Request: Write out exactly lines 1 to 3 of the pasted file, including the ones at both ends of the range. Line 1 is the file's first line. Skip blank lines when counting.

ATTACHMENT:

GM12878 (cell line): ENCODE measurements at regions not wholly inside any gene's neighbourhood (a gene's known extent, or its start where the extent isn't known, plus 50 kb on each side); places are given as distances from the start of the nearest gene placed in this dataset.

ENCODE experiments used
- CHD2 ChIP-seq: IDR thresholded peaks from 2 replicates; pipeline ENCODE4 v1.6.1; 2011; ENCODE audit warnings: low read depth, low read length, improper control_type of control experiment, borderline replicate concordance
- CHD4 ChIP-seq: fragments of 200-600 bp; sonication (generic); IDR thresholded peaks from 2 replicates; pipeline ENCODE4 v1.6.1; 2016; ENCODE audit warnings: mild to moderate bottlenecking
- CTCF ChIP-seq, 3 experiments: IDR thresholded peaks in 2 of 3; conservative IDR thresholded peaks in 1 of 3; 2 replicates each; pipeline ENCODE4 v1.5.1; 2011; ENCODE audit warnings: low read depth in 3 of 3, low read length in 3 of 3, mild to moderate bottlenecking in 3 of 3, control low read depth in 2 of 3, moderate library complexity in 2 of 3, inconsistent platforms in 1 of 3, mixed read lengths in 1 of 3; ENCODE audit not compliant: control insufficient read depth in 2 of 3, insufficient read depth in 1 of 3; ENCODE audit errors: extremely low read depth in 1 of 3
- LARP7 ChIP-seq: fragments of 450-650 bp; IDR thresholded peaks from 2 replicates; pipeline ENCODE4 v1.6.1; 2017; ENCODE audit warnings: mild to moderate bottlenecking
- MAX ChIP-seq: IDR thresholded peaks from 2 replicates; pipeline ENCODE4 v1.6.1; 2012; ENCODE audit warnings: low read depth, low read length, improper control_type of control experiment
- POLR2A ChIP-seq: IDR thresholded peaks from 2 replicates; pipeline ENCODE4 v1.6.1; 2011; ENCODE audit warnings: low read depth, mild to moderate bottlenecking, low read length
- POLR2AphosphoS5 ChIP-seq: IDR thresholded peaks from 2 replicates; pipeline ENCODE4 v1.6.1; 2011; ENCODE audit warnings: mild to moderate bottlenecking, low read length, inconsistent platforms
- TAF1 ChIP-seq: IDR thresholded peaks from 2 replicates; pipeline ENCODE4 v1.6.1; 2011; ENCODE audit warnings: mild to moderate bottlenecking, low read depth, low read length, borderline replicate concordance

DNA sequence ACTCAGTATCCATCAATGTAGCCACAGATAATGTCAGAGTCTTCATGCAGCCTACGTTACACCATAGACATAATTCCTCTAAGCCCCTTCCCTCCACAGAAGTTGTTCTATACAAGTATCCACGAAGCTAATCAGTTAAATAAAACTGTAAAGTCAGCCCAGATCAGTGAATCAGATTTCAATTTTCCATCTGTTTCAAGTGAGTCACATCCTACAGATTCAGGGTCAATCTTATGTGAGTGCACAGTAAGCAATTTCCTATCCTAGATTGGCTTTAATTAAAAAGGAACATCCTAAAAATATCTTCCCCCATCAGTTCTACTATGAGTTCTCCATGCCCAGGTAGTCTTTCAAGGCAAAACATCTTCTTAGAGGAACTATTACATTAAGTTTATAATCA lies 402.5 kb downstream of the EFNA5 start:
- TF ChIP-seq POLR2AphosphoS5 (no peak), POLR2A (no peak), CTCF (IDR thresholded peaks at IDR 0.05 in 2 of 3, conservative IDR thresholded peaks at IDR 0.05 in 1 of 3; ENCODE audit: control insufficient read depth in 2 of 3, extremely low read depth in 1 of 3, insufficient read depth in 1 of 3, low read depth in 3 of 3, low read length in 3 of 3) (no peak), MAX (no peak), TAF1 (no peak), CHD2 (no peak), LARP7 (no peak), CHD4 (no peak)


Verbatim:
GM12878 (cell line): ENCODE measurements at regions not wholly inside any gene's neighbourhood (a gene's known extent, or its start where the extent isn't known, plus 50 kb on each side); places are given as distances from the start of the nearest gene placed in this dataset.

ENCODE experiments used
- CHD2 ChIP-seq: IDR thresholded peaks from 2 replicates; pipeline ENCODE4 v1.6.1; 2011; ENCODE audit warnings: low read depth, low read length, improper control_type of control experiment, borderline replicate concordance